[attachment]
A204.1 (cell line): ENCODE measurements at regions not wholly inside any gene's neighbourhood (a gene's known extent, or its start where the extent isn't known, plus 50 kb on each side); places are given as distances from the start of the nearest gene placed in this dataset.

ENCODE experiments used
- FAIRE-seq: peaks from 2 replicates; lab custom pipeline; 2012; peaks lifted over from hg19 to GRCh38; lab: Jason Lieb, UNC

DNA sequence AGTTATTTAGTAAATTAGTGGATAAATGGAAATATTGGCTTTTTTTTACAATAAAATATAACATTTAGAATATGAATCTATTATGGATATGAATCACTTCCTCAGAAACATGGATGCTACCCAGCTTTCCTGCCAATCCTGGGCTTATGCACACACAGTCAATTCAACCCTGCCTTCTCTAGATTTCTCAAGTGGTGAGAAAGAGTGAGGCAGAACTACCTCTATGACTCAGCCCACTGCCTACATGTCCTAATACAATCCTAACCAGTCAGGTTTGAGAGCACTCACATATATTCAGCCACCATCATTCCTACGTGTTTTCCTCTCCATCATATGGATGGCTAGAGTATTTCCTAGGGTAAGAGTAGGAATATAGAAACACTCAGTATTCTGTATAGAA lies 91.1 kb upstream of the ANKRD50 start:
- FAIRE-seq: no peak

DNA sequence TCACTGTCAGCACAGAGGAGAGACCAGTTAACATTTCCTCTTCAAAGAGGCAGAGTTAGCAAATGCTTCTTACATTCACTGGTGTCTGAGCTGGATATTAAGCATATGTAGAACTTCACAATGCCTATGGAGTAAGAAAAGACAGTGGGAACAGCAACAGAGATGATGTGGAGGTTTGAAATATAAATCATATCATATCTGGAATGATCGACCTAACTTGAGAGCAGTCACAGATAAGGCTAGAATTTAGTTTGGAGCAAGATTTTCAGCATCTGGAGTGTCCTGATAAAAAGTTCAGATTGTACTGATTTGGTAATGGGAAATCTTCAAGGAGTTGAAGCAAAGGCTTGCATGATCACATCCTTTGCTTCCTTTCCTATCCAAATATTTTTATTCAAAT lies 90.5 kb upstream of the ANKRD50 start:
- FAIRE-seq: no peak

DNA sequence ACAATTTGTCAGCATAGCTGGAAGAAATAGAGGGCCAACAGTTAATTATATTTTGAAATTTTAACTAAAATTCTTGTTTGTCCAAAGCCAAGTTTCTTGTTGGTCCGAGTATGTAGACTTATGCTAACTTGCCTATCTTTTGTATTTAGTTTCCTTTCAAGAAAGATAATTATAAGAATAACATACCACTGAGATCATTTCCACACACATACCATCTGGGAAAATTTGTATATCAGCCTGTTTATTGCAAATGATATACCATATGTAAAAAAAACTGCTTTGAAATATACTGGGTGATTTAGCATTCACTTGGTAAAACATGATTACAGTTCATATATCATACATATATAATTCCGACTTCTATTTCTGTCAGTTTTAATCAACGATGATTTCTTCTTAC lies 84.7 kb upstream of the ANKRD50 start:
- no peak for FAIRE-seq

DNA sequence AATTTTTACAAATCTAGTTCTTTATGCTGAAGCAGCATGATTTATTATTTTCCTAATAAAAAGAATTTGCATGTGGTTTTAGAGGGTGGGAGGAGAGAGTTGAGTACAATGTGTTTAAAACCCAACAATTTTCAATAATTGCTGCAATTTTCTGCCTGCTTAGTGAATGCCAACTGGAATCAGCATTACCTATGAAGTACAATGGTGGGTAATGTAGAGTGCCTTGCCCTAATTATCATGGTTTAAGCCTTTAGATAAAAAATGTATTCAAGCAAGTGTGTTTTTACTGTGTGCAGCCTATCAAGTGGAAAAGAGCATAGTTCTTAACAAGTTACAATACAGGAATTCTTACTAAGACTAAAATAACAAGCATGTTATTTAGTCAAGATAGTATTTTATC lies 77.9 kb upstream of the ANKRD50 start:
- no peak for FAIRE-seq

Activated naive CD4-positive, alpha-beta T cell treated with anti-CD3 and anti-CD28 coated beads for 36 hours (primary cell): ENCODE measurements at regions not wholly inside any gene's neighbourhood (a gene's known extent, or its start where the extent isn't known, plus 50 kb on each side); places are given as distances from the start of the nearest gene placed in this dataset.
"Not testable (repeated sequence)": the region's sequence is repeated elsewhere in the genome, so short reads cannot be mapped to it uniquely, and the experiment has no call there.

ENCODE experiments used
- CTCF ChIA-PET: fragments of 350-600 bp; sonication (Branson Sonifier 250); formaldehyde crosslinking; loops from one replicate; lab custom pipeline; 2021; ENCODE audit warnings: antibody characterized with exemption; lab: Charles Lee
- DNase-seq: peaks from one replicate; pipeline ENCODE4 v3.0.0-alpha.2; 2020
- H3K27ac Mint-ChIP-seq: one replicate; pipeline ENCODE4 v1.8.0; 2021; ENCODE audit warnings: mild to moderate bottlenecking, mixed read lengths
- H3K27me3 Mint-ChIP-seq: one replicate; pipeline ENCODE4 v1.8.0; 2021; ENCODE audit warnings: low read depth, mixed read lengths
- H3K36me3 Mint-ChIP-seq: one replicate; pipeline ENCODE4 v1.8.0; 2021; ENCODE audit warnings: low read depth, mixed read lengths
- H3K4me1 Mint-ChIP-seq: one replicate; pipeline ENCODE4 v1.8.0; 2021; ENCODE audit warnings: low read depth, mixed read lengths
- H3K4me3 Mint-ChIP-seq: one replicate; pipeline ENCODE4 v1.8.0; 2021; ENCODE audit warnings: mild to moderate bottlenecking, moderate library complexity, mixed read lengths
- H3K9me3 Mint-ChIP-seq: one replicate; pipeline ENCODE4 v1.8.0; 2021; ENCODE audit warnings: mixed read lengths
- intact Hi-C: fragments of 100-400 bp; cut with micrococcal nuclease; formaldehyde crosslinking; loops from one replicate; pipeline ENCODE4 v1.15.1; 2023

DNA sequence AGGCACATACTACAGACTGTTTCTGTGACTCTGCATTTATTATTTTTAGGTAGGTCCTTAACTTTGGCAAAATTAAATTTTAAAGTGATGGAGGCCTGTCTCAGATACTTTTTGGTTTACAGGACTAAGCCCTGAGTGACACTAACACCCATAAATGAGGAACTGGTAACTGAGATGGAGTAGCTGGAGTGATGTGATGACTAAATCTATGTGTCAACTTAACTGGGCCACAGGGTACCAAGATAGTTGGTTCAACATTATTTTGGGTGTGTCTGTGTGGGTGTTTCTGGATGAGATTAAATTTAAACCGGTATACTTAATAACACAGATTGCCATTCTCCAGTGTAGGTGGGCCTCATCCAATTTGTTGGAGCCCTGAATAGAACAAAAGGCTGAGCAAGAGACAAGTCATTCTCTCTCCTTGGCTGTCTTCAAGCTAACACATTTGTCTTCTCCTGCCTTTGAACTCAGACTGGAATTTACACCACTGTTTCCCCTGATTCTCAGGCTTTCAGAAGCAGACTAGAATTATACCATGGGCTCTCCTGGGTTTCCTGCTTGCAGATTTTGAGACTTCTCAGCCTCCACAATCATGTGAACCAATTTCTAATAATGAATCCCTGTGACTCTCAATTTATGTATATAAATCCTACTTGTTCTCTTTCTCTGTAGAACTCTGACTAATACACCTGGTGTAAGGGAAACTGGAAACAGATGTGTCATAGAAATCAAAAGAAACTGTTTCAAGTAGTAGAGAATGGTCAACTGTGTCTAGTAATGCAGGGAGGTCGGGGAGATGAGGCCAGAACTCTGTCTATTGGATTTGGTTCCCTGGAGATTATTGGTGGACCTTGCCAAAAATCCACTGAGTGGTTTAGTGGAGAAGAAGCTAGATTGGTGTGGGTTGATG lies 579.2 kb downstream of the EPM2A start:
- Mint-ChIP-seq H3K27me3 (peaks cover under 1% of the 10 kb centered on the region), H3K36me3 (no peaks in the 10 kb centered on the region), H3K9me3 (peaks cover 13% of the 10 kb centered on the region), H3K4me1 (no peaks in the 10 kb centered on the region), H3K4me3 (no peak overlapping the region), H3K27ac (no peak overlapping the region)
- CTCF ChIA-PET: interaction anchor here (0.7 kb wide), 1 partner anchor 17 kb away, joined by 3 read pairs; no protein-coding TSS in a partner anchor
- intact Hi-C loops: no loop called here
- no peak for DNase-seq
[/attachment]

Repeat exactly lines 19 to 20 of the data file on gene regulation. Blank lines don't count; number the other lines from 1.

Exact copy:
- H3K36me3 Mint-ChIP-seq: one replicate; pipeline ENCODE4 v1.8.0; 2021; ENCODE audit warnings: low read depth, mixed read lengths
- H3K4me1 Mint-ChIP-seq: one replicate; pipeline ENCODE4 v1.8.0; 2021; ENCODE audit warnings: low read depth, mixed read lengths